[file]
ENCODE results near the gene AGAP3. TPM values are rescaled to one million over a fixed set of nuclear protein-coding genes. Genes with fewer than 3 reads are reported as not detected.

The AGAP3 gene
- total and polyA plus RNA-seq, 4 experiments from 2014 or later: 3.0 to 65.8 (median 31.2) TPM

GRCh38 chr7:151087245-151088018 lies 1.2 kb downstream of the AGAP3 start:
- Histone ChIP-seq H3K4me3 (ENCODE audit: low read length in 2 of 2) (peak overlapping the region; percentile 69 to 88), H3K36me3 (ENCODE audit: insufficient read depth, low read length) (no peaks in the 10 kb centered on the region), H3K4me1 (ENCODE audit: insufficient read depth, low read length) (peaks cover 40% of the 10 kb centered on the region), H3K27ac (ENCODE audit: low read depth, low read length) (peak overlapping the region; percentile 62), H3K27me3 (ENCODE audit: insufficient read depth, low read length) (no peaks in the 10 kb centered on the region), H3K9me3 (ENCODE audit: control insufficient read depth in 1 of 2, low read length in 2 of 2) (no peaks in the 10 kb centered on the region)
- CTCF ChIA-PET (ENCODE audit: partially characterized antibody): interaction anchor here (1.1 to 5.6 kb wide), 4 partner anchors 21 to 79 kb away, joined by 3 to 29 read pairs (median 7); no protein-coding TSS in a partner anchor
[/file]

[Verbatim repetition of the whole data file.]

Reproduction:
ENCODE results near the gene AGAP3. TPM values are rescaled to one million over a fixed set of nuclear protein-coding genes. Genes with fewer than 3 reads are reported as not detected.

The AGAP3 gene
- total and polyA plus RNA-seq, 4 experiments from 2014 or later: 3.0 to 65.8 (median 31.2) TPM

GRCh38 chr7:151087245-151088018 lies 1.2 kb downstream of the AGAP3 start:
- Histone ChIP-seq H3K4me3 (ENCODE audit: low read length in 2 of 2) (peak overlapping the region; percentile 69 to 88), H3K36me3 (ENCODE audit: insufficient read depth, low read length) (no peaks in the 10 kb centered on the region), H3K4me1 (ENCODE audit: insufficient read depth, low read length) (peaks cover 40% of the 10 kb centered on the region), H3K27ac (ENCODE audit: low read depth, low read length) (peak overlapping the region; percentile 62), H3K27me3 (ENCODE audit: insufficient read depth, low read length) (no peaks in the 10 kb centered on the region), H3K9me3 (ENCODE audit: control insufficient read depth in 1 of 2, low read length in 2 of 2) (no peaks in the 10 kb centered on the region)
- CTCF ChIA-PET (ENCODE audit: partially characterized antibody): interaction anchor here (1.1 to 5.6 kb wide), 4 partner anchors 21 to 79 kb away, joined by 3 to 29 read pairs (median 7); no protein-coding TSS in a partner anchor